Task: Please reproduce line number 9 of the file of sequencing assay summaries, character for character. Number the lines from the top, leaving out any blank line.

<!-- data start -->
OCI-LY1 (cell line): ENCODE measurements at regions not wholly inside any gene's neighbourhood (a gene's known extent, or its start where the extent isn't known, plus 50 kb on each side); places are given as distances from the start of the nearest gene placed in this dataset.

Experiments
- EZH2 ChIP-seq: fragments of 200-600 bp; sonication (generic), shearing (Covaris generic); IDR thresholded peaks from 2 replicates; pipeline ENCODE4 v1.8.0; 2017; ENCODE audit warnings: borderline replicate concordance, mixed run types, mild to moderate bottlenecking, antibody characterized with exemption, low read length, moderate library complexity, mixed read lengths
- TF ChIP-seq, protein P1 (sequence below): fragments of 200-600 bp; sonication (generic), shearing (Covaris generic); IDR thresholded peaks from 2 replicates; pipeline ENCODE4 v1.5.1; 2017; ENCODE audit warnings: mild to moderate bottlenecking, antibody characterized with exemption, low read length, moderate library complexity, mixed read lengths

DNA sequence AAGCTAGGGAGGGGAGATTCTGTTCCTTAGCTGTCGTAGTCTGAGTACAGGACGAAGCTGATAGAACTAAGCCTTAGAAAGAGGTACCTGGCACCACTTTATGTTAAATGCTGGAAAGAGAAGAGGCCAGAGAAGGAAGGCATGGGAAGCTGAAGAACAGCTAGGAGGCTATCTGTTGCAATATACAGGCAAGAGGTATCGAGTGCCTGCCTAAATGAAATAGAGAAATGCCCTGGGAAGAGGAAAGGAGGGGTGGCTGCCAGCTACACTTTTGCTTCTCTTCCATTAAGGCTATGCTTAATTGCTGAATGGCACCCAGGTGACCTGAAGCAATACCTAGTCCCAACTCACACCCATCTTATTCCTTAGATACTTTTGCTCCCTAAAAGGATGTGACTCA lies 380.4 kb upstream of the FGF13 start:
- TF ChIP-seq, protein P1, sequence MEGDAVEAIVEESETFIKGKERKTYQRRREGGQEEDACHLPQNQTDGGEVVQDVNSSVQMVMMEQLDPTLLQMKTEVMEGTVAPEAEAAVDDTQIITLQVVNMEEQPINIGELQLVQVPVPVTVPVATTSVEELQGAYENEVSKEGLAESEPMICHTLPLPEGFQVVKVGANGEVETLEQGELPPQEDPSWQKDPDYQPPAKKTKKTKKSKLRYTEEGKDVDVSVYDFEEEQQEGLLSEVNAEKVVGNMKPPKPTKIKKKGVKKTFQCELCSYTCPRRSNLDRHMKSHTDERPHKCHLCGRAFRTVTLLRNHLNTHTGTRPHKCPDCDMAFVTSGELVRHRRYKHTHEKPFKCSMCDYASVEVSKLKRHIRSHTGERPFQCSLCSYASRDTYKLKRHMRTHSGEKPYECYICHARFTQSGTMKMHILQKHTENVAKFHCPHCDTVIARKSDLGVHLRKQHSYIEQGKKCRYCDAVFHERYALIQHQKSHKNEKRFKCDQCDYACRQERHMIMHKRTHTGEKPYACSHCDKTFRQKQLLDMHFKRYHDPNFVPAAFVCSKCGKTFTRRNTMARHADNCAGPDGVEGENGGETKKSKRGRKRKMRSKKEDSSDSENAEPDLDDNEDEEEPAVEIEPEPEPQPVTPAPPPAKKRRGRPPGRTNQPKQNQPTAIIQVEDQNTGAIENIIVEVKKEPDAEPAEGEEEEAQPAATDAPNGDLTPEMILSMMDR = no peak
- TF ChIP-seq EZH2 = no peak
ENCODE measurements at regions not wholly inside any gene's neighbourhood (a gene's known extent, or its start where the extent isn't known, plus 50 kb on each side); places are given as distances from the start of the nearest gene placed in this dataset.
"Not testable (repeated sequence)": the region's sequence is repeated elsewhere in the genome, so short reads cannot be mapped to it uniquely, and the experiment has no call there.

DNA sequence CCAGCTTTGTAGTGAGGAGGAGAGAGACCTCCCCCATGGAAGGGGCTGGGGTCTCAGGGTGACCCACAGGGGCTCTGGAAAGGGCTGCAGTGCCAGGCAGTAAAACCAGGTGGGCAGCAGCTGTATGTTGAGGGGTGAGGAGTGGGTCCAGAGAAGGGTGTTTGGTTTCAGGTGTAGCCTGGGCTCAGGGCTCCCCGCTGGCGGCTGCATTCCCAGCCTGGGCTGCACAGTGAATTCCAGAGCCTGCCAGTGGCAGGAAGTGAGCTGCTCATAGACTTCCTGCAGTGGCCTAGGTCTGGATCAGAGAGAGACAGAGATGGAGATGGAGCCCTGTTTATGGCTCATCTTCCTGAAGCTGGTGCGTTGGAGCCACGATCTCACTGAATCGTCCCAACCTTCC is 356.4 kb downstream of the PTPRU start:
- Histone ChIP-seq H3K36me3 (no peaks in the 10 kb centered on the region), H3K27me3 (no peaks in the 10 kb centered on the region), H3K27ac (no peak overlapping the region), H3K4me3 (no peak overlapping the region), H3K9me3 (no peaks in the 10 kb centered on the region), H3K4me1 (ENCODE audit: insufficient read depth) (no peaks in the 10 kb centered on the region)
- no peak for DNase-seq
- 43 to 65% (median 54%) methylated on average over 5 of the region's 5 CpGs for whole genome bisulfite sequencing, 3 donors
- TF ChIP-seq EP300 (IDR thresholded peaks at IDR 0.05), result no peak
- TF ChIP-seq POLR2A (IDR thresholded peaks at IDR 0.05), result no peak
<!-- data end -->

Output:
"Not testable (repeated sequence)": the region's sequence is repeated elsewhere in the genome, so short reads cannot be mapped to it uniquely, and the experiment has no call there.